', D

Differential operator for functions

MuPAD® notebooks will be removed in a future release. Use MATLAB® live scripts instead.

MATLAB live scripts support most MuPAD functionality, though there are some differences. For more information, see Convert MuPAD Notebooks to MATLAB Live Scripts.


f '
D([n1, n2, …], f)


D(f) or, alternatively, f' computes the derivative of the univariate function f.

D([n1, n2, ...], f) computes the partial derivative of the multivariate function f(x1, x2, …).

MuPAD® has two functions for differentiation: diff and D. D represents the differential operator that may be applied to functions; diff is used to differentiate arithmetical expressions. Mathematically, D(f)(x) coincides with diff(f(x), x); D([1, 2], f)(x, y) coincides with diff(f(x, y), x, y). Symbolic calls of D and diff can be converted to one another via rewrite. Cf. Example 8.

D(f) returns the derivative of the univariate functionf. f' is shorthand for D(f).

If f is a multivariate function and denotes the partial derivative of f with respect to its n-th argument, then D([n1, n2, ...], f) computes the partial derivative . Cf. Example 5. In particular, D([ ], f) returns f itself.


It is assumed that partial derivatives commute. Internally, D([n1, n2, ...], f) is converted to D([m1, m2, ...], f), where [m1, m2, ...] = sort([n1, n2, ...]).

f may be any object which can represent a function. In particular, f may be a functional expression built from simple functions by means of arithmetic operators (+, -, *, /, ^, @, @@). Any identifier different from CATALAN, EULER, and PI is regarded as an “unknown” function; the same holds for elements of kernel domains not explicitly mentioned on this page. Cf. Example 1. Any number and each of the three constant identifiers above is regarded as a constant function. Cf. Example 2.

If f is a list, a set, a table, or an array, then D is applied to each entry of f. Cf. Example 3.

A polynomial f of type DOM_POLY is regarded as polynomial function, the indeterminates being the arguments of the function. Cf. Example 6.

If f is a function environment, a procedure, then D can compute the derivative in some cases; see the “Background” section below. If this is not possible, a symbolic D call is returned.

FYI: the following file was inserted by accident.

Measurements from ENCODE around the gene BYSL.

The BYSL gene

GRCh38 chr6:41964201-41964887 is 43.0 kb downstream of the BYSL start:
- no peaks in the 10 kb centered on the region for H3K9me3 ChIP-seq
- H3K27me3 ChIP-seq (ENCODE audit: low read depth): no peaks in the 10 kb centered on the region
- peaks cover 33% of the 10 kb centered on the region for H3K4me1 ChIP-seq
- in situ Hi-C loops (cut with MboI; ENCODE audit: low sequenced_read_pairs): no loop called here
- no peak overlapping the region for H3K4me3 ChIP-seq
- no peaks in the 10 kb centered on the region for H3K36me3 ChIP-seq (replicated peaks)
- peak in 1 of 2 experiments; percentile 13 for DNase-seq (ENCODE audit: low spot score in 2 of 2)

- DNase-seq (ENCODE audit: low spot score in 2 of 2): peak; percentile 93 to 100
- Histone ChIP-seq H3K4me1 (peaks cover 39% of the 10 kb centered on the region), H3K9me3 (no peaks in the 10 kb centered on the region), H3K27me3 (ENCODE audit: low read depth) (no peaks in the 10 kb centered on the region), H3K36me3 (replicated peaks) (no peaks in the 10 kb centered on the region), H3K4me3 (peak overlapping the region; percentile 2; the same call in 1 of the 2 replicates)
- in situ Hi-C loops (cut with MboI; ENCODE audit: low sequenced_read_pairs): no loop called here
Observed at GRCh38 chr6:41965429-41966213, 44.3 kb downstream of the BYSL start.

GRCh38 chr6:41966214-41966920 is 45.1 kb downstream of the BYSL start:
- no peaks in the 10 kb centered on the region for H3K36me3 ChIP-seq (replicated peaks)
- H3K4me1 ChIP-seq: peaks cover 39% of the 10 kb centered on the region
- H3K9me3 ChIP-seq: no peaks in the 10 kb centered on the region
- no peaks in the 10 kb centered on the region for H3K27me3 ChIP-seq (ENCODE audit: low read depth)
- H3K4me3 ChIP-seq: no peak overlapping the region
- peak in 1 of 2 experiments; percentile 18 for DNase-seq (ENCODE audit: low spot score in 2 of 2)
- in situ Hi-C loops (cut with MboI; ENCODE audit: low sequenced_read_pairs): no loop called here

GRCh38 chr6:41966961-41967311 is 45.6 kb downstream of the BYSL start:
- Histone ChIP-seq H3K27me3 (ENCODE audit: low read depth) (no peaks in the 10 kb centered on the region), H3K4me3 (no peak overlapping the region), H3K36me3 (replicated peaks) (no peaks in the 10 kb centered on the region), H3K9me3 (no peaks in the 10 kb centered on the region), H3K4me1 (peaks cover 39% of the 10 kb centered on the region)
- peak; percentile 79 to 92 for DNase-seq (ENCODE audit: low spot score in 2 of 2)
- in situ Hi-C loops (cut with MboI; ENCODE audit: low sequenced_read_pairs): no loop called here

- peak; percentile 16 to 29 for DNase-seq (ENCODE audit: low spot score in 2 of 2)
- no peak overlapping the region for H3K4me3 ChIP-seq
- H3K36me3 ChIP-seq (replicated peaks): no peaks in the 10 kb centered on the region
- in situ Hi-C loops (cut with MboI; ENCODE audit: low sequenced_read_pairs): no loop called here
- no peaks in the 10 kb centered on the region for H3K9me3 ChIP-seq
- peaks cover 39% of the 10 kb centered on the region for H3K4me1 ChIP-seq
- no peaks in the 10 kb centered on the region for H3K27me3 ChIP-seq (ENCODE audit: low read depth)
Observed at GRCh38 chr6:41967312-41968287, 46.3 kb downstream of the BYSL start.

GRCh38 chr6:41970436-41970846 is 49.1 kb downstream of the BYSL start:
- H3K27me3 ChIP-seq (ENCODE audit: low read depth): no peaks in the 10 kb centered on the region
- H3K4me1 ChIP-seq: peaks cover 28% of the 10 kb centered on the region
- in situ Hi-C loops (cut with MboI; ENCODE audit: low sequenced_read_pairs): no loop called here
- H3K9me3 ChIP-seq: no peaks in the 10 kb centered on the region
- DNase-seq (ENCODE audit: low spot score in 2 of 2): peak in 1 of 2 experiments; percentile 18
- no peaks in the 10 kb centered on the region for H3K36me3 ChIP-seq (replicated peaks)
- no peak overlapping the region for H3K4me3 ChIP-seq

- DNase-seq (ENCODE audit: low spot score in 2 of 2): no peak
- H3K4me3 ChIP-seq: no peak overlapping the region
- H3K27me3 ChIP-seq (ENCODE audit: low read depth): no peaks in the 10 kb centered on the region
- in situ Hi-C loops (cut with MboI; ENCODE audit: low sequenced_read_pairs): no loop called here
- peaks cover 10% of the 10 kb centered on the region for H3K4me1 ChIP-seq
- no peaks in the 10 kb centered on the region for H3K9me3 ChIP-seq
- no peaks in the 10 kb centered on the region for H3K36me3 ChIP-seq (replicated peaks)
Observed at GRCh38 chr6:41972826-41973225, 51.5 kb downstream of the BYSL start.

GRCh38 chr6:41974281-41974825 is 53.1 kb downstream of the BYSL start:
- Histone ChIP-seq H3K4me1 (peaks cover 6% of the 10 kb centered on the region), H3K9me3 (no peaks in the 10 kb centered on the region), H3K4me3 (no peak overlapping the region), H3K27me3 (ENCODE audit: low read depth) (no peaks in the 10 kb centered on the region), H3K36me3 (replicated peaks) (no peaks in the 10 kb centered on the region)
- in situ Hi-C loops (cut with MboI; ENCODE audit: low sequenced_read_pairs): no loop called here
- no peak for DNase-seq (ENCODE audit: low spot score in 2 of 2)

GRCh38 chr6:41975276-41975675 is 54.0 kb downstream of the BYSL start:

Higher partial derivatives D([n1], D([n2], f)) are simplified to D([n1, n2], f). Cf. Example 7.

The derivative of a univariate function f —denoted by D(f)— is syntactically distinguished from the partial derivative D([1], f) with respect to the first variable, even if f represents a univariate function.

The usual rules of differentiation are implemented:

  • D(f + g) = D(f) + D(g),

  • D(f * g) = f * D(g) + g * D(f),

  • D(1/f) = -D(f) / f^2,

  • D(f @ g) = D(f) @ g * D(g).

Note that the composition of functions is written as f@g and not as f(g).

In order to express the n-th derivative of a univariate function for symbolic n, you can use the “repeated composition operator” @@. Cf. Example 9.

Environment Interactions

D uses option remember.


Example 1

D(f) computes the derivative of the function f:

D(sin), D(x -> x^2), D(id)

D also works for more complex functional expressions:

D(sin @ exp + 2*(x -> x*ln(x)) + id^2)

If f is an identifier without a value, a symbolic D call is returned:

delete f: D(f + sin)

The same holds for objects of kernel type that cannot be regarded as functions:


f' is shorthand for D(f):

(f + sin)', (x -> x^2)', id'

Example 2

Constants are regarded as constant functions:

PI', 3', (1/2)'

Example 3

The usual rules of differentiation are implemented. Note that lists and sets may also be taken as input; in this case, D is applied to each element of the list or set:

delete f, g: D([f+g, f*g]); D({1/f, f@g})

Example 4

The derivatives of most special functions of the library can be computed. Again, id denotes the identity function:

D(tan); D(sin*cos); D(1/sin); D(sin@cos); D(2*sin + ln)

Example 5

D can also compute derivatives of procedures:

f := x -> x^2:
g := proc(x) begin tan(ln(x)) end:
D(f), D(g)

We differentiate a function of two arguments by passing a list of indices as first argument to D. In the example below, we first differentiate with respect to the second argument and then differentiate the result with respect to the first argument:

D([1, 2], (x, y) -> sin(x*y))

The order of the partial derivatives is not relevant:

D([2, 1], (x, y) -> sin(x*y))